27 December 2015

Christmas Snow

We certainly had a white Christmas. Our snow level must have risen a foot since December 24.
Claudia, who is in France, requested that Tessie and I send her some photos of the snow around the house to show the little girls of the family she is staying with.

What I took on the camera...

...while she took this on the phone.

the street to campus

the street to downtown

house across the street

Tessie looking majestic

The sunset was almost worth the cold.

the abandoned house across the street

a message we sent Claudia


 We have been relaxing and enjoying our Christmas presents. I also have a few more photos from Christmas day.
We got the 10th anniversary edition of Ticket to Ride.

Each train is different!

I've been having fun with the coloring book Claudia sent.

26 December 2015


We are celebrating Christmas to the fullest here in the Braga-Henebry house! Merry Christmas to all!

A few days before Christmas we went to see the new Star Wars.

Mirror selfie in the choir room

After Christmas Eve Mass--the singers.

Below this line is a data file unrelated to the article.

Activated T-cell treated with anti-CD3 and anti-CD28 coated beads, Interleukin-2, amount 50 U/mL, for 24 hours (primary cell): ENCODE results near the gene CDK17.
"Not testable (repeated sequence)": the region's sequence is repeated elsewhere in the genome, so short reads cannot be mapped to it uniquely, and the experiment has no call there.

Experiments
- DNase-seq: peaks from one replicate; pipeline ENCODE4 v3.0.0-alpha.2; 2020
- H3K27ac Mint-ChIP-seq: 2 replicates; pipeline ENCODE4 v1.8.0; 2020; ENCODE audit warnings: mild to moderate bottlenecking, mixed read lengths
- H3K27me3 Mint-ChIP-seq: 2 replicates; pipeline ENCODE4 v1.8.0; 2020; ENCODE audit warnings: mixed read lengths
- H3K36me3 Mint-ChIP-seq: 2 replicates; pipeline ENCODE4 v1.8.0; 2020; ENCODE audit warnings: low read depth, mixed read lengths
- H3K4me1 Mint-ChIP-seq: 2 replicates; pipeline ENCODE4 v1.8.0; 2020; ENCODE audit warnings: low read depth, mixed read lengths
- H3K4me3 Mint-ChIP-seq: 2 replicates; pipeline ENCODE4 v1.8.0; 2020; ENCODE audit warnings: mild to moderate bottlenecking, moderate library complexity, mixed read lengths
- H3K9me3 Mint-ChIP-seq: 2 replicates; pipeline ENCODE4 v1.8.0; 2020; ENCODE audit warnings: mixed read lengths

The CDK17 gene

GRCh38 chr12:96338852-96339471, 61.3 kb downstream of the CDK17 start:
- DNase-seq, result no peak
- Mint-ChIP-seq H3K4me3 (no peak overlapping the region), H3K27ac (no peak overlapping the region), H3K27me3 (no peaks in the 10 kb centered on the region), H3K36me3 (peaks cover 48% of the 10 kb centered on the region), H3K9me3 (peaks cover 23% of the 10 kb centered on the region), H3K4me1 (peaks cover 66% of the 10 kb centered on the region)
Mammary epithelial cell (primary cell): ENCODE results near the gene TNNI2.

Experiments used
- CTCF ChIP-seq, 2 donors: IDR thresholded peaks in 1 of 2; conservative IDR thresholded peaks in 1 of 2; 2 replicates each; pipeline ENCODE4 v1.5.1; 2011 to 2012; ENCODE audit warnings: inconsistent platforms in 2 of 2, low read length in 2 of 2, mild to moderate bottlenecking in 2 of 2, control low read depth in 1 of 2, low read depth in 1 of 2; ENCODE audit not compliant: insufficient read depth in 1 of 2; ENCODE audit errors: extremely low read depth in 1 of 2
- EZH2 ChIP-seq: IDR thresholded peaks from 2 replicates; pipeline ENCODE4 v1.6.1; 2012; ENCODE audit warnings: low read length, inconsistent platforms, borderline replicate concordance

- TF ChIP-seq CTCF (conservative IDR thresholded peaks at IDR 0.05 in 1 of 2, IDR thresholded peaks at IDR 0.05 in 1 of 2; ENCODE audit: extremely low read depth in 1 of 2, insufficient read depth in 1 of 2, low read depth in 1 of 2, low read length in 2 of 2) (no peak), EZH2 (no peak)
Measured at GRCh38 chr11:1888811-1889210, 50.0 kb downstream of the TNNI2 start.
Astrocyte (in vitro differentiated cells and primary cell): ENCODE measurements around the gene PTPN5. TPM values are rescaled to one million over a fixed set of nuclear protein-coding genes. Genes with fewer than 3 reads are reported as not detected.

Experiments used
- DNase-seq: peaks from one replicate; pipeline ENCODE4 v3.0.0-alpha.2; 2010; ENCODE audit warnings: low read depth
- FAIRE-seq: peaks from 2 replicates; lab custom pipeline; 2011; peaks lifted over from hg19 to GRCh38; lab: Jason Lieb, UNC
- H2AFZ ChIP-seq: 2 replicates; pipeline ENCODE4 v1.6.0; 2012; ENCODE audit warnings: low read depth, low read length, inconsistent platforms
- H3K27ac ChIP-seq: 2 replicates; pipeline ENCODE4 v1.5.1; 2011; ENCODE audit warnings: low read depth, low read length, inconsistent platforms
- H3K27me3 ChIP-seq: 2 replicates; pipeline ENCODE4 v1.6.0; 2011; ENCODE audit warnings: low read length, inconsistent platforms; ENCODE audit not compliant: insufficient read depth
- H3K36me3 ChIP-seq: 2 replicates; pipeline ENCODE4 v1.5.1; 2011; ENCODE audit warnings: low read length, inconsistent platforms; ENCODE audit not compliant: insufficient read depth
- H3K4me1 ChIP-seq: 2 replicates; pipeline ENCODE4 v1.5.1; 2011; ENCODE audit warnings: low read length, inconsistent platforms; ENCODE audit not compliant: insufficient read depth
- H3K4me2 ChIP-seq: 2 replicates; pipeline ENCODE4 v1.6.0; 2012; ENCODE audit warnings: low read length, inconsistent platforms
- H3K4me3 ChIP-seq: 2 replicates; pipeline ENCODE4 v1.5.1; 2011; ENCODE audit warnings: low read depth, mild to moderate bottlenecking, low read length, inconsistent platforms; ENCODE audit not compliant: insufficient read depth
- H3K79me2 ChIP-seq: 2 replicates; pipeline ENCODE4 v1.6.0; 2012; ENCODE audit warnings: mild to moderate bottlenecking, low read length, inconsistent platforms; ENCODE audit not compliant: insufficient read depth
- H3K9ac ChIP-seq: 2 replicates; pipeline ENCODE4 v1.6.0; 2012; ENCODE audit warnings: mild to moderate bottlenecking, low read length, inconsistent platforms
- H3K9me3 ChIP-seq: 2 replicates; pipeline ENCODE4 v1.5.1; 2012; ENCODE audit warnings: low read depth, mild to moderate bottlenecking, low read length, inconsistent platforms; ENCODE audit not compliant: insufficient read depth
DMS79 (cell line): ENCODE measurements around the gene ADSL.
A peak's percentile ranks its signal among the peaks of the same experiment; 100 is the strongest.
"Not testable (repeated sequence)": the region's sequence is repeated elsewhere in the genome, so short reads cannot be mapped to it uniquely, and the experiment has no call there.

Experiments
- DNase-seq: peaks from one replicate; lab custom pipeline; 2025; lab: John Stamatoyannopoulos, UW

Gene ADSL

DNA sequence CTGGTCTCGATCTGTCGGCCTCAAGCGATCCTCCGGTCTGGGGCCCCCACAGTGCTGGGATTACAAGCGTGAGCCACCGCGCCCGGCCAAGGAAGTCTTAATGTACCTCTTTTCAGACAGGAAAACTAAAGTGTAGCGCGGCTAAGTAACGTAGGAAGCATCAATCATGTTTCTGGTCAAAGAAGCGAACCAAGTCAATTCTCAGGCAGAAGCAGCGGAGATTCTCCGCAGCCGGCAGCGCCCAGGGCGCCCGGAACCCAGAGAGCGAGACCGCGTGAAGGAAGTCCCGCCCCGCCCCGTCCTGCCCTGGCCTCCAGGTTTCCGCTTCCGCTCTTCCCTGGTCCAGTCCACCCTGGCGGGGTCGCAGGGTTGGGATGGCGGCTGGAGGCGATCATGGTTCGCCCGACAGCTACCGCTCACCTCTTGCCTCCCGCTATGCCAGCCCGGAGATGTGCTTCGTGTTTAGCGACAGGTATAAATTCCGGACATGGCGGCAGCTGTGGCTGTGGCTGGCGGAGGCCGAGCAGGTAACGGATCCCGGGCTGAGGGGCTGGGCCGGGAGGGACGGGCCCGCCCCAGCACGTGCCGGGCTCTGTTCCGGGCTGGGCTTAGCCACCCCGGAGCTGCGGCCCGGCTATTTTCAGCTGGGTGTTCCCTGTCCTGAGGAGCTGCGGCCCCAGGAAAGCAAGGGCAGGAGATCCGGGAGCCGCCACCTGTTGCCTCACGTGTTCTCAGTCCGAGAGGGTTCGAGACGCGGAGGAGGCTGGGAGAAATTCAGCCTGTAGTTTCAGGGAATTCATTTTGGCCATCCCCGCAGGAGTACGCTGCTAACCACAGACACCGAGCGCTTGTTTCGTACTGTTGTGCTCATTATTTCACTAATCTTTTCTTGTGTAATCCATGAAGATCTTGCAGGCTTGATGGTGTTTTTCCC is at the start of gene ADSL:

At home the sisters took a series of selfies...

Christmas Day, playing Ticket to Ride. The mustard yellow scarf was a gift.

Patrick jumped in for one of our selfie sessions.

21 December 2015

Christmas Choir Concert

I meant to post about this before, but alas, things were too busy until now. So here I am.
Our Christmas concert went well. We got to sing in mixed position (voice parts are scattered instead of in blocks), which was awesome. Here is the video of the entire concert. Tessie's choir begins singing at 10:15 and mine begins at 28:00. Whoever put the video together cut off the first quarter of our first song, but maybe I can find a complete version of it somewhere. Also in the end of our last song the sound cuts out.

Our songs:
Deck the Hall (arr. John Rutter)
Bogoroditse Devo (Ave Maria) by Sergei Rachmaninoff
See Dat Babe (arr. Stacey Gibbs)
w/ Mixed Choir: God Rest You Merry, Gentlemen (I forget who arranged it)

It was a good end to the semester!

10 December 2015

Crime & Punishment

Today our Russian Lit class will finish discussing Crime and Punishment by Fyodor Dostoevsky. I enjoyed it a lot more than I was expecting to--it was fascinating, intense, unpredictable, and so different from anything I had read. The story focuses a lot on the inward state of the characters, because that is the real driver of the plot, but that's not to say it doesn't have its share of action.
I loved how much it emphasized the fact that no one is either all good or all bad; rather, all the characters lay in varying levels of the gray area. Even the most virtuous characters have their moments of questionable decisions and moral ambiguity. Despite this, it's easy to tell which characters are bad news. Dostoevsky's characters are incredible nuanced. Each of the icky characters is icky in his own unique way, and the reality of their ickiness makes you cringe.